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Against the Grain: Black Film Pioneers: Part II: Noble Johnson

Return to Against the Grain Archive
Added: 09/16/2013

NOTE: When available, the images in the article below link to a larger version of the image. Some of these images  were supplied by the author, some come from the the Hershenson/Allen Archive, and some come from's Auction History.

"Noble M. Johnson, the first great figure in black film history, was born in Missouri in 1881 but grew up in Colorado Springs. While attending public school there, he reportedly was befriended by Lon Chaney Sr., a relationship that would be renewed in the 1920s after Johnson became a Hollywood fixture. He quit school in 1896 and followed in his father's footsteps by traveling around the Western horseracing circuit, training horses, and honing his skills a wrangler and cowboy.

Sometime after returning home in 1909, he impressed local filmmakers with his 6'2" 215 lb. athletic frame and was hired to fill in for an injured actor, playing an Indian in a Lubin Western, the first of scores of Native-American roles he would play over the next five decades.

After making films for Lubin over the next few years, he felt confident enough to pool assets with his brother George and other black entrepreneurs to form the Lincoln Motion Picture Company in 1916. Johnson acted as company president and starred in its first three films including Lincoln's initial offering, THE REALIZATION OF A NEGRO'S AMBITION, the first film to appeal directly to a black audience.

At the same time he was also getting work in Hollywood serials and was pressured by Universal to choose between them and Lincoln. Among the films he moonlighted in were INTOLERANCE and 20,000 LEAGUES UNDER THE SEA. When Johnson opted for a full time Hollywood career in 1920, Lincoln struggled without him and finally went out of business a year later.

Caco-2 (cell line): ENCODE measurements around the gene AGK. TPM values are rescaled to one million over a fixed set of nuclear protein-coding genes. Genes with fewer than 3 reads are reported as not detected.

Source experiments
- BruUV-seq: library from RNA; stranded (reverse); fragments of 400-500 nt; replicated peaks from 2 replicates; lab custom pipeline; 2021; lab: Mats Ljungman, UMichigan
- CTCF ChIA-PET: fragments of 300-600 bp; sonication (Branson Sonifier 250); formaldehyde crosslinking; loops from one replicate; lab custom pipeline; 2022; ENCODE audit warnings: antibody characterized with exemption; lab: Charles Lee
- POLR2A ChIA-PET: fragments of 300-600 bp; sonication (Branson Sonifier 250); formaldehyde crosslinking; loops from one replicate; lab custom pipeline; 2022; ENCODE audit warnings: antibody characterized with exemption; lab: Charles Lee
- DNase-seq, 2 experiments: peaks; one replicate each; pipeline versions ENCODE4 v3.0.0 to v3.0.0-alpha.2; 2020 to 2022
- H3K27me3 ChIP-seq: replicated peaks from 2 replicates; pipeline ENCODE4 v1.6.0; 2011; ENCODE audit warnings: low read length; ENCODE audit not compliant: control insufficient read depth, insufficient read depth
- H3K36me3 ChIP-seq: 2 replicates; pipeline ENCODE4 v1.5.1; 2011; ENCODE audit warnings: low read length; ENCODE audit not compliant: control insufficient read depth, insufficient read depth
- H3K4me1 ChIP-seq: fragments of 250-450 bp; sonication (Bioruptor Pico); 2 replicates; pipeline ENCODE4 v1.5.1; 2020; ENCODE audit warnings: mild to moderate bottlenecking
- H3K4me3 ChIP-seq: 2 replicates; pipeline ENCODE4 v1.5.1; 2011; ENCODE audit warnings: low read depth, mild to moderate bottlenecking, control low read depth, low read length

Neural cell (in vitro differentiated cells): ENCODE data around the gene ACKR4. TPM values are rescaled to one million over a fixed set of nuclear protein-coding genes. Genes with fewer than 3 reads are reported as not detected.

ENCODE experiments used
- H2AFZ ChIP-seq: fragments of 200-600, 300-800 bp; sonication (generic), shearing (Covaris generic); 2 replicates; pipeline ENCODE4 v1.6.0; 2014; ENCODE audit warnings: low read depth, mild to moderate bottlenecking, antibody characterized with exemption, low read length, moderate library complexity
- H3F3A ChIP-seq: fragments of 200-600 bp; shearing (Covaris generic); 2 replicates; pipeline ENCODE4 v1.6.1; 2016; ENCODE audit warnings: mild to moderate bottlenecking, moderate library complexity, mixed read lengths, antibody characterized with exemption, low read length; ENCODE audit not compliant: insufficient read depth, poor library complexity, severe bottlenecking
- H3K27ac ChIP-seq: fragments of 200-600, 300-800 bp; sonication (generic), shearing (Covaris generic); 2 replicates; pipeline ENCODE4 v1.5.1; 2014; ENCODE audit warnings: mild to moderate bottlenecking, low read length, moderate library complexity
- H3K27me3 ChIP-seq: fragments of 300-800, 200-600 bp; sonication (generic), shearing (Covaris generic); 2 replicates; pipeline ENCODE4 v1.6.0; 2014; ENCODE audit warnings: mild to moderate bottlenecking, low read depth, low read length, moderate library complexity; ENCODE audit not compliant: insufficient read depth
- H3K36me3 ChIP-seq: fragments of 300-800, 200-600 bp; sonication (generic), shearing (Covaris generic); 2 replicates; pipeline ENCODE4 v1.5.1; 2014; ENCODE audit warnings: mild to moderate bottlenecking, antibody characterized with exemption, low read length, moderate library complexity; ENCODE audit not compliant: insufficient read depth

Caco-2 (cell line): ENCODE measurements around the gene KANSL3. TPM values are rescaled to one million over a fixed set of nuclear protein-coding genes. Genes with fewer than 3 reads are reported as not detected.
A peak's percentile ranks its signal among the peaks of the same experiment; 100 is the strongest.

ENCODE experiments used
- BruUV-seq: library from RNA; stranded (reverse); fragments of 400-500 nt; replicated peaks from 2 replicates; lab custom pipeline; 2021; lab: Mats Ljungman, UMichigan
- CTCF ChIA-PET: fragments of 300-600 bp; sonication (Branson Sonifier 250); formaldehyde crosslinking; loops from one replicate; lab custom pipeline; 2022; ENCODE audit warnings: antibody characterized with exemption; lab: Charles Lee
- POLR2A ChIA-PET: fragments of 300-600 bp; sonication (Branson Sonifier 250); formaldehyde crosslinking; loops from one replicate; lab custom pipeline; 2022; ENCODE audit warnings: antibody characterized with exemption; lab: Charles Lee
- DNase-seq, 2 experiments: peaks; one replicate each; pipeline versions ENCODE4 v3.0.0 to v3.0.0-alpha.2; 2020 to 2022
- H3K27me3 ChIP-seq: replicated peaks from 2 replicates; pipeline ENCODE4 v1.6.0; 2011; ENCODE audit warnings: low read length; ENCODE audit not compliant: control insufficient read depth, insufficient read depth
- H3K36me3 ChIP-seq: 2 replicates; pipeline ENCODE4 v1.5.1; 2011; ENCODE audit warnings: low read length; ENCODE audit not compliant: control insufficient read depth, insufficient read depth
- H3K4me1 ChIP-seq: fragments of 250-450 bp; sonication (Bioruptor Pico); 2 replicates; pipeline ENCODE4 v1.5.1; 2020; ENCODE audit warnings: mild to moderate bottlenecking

Johnson was cast in a great variety of supporting roles during the silent era. Unfortunately many of these films no longer exist, but some of the more notable he appeared in were FOUR HORSEMEN OF THE APOCALYPSE, THE NAVIGATOR, BEN-HUR, KING OF KINGS, and THE THIEF OF BAGDAD.

Among his most memorable featured roles in the 20s are as Friday in THE ADVENTURES OF ROBINSON CRUSOE and as Uncle Tom in TOPSY AND EVA.

In an era when many black roles were played by white actors in blackface, Johnson made a career of refusing to be ethnically typecast. Besides his many appearances as Native Americans, Johnson also played Sikhs, Polynesians, Afghans, Malaysians, Mexicans, Caribs, Arabs, Sherpas, Latinos, Hindus, and even occasionally Caucasians.

(Above: Johnson appeared as the Polynesian Queequeg in the 1930 MOBY DICK with John Barrymore.)

Johnson was in even more demand in the Sound Era, repeatedly working for such noted directors as John Ford, Frank Capra, and Cecil B. DeMille (four times).

Johnson's 1930s films for Merian C. Cooper are still associated with the actor... as the Amahaggar Chief in SHE (1935), Ivan, the Cossack, in THE MOST DANGEROUS GAME (1932), and the Melanesian chief in KING KONG.

Although these roles were relatively brief, they were impressive.

Two other roles he is closely associated with from the horror genre are 1932's THE MUMMY, in which he played "The Nubian," and THE GHOST BREAKERS, in which he played "The Zombie."

Noble Johnson decided to retire in 1950, not long after appearing as Chief Red Shirt in John Ford's SHE WORE A YELLOW RIBBON. Unfortunately by the time he died in 1978 at the age of 96, few obituaries duly credited him with being the first great pioneer of African-American film."
-Gabe Taverney

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